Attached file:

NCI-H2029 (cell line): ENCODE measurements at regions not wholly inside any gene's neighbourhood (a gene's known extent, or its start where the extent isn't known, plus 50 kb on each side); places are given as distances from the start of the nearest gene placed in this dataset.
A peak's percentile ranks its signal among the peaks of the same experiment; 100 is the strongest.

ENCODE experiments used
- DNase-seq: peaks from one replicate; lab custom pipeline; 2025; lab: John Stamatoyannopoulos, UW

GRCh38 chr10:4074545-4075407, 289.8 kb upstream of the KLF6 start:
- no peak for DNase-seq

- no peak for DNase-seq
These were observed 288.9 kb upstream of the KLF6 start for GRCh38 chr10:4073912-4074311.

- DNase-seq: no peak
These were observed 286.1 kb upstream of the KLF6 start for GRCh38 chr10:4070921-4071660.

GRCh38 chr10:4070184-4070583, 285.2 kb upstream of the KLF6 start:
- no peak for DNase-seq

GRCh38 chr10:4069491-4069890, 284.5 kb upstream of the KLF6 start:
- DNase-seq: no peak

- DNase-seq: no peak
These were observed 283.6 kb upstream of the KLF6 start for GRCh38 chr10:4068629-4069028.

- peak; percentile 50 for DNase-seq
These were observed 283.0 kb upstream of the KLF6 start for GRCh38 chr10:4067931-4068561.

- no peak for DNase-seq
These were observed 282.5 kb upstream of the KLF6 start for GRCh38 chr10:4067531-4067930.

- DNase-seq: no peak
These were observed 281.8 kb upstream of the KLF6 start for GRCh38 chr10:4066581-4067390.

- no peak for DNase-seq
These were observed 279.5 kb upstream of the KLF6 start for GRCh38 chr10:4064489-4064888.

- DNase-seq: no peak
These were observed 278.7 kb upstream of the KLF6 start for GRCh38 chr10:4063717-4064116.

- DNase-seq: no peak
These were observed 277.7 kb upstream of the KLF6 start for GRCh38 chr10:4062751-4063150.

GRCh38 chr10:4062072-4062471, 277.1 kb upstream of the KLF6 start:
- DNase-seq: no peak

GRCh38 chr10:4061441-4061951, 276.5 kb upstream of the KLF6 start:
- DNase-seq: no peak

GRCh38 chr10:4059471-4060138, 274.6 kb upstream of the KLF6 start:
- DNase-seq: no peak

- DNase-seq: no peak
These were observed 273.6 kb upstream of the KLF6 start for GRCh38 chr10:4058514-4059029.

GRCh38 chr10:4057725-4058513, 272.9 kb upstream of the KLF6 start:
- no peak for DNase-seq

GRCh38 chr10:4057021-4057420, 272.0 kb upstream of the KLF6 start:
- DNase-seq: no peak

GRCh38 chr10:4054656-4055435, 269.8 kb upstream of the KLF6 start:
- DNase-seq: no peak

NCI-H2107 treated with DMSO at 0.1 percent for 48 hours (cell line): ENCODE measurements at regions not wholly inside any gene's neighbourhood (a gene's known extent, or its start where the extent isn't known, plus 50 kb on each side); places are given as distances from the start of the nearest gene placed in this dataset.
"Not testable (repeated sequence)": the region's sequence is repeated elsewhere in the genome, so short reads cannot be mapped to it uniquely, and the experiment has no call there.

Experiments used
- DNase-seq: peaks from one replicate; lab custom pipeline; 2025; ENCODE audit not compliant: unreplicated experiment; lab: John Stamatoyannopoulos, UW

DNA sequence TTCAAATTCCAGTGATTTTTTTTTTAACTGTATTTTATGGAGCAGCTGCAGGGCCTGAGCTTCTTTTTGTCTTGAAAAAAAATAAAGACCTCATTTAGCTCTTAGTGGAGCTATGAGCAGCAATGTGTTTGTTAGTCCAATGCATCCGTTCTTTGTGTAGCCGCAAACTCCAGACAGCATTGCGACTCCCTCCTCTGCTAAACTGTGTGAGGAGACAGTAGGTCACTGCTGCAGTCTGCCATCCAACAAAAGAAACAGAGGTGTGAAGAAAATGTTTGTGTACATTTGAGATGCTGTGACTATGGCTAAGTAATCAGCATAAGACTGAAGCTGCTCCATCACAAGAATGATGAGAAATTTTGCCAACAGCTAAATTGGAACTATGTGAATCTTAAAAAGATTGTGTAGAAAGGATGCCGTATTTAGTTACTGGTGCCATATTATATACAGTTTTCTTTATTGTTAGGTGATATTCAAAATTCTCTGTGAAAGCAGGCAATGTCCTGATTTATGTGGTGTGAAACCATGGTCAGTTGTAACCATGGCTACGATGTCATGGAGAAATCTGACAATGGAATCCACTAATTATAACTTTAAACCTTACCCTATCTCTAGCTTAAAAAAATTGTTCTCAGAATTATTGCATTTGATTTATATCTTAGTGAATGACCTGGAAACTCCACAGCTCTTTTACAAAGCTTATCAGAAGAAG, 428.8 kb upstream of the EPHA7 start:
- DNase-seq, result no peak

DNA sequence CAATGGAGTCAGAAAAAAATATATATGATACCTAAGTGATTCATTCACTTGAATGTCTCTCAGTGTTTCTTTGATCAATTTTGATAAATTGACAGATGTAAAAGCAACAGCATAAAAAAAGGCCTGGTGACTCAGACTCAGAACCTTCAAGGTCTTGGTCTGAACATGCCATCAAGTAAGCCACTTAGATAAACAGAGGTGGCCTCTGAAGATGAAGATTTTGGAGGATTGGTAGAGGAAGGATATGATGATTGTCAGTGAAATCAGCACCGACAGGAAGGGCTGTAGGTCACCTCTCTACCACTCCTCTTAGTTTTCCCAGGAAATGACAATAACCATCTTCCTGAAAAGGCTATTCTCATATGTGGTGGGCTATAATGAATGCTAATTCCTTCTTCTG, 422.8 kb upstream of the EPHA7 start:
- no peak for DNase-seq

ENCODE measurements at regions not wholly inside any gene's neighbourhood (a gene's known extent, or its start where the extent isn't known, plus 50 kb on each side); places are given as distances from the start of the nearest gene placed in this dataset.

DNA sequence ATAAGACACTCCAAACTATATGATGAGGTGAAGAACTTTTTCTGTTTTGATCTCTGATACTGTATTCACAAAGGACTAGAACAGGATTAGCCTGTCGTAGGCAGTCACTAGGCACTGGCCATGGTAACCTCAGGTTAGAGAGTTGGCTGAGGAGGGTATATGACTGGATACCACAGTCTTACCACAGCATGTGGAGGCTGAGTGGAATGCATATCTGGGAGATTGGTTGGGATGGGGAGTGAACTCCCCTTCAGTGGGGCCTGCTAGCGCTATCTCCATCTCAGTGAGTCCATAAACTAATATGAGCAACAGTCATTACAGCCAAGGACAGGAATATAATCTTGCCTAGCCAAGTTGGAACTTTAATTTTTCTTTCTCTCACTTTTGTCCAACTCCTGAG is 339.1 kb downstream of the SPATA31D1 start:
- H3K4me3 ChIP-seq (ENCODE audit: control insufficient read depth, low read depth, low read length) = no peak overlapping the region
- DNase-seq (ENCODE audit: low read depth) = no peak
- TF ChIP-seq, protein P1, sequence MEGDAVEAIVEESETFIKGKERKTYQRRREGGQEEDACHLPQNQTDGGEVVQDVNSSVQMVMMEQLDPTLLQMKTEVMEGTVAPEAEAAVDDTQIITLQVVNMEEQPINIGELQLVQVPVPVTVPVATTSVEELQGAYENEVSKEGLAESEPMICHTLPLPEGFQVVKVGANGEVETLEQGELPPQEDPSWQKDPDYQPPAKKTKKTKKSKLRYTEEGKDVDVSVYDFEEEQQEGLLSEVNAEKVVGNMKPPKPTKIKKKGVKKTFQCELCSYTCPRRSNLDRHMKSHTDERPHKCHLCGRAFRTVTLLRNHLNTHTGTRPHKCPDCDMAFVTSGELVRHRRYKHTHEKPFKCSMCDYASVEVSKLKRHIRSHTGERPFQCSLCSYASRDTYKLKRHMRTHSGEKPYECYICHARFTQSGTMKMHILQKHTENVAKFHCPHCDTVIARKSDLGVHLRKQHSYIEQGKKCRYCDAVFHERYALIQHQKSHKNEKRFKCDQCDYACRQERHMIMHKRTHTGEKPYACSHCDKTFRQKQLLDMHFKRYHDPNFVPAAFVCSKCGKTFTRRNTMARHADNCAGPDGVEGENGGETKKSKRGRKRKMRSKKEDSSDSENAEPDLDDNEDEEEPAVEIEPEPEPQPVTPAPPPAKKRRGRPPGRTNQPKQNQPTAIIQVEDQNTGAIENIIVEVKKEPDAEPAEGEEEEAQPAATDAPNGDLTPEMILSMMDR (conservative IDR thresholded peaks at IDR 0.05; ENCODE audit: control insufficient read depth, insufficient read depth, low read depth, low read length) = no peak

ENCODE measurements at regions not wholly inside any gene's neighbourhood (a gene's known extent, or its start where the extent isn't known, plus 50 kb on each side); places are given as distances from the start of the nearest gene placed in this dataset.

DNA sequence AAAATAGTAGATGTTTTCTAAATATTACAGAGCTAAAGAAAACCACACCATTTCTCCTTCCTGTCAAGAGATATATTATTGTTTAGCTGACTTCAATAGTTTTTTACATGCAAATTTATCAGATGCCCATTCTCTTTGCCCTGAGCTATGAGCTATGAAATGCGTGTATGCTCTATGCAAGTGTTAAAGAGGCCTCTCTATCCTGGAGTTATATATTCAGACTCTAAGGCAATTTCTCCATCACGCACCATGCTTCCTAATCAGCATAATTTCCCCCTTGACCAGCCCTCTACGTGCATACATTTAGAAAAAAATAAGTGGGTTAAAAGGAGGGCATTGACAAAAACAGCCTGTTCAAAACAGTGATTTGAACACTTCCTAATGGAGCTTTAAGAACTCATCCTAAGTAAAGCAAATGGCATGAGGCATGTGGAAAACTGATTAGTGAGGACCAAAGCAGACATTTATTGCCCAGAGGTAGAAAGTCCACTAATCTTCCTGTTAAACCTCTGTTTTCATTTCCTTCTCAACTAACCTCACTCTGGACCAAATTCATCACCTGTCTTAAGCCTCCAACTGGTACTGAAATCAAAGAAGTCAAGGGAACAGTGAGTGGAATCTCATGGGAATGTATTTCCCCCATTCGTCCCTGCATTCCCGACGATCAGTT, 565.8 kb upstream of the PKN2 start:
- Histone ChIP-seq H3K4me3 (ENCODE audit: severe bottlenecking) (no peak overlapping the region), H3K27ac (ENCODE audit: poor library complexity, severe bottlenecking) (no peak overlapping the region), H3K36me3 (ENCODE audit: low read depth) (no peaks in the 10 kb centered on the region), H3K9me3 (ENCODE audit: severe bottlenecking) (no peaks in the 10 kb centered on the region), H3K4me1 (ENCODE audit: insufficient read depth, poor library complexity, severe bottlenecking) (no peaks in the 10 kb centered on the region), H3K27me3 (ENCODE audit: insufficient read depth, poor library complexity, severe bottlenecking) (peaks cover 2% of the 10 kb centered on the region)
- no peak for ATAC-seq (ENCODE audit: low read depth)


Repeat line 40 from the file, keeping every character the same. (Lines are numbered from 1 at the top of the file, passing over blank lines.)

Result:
- DNase-seq: no peak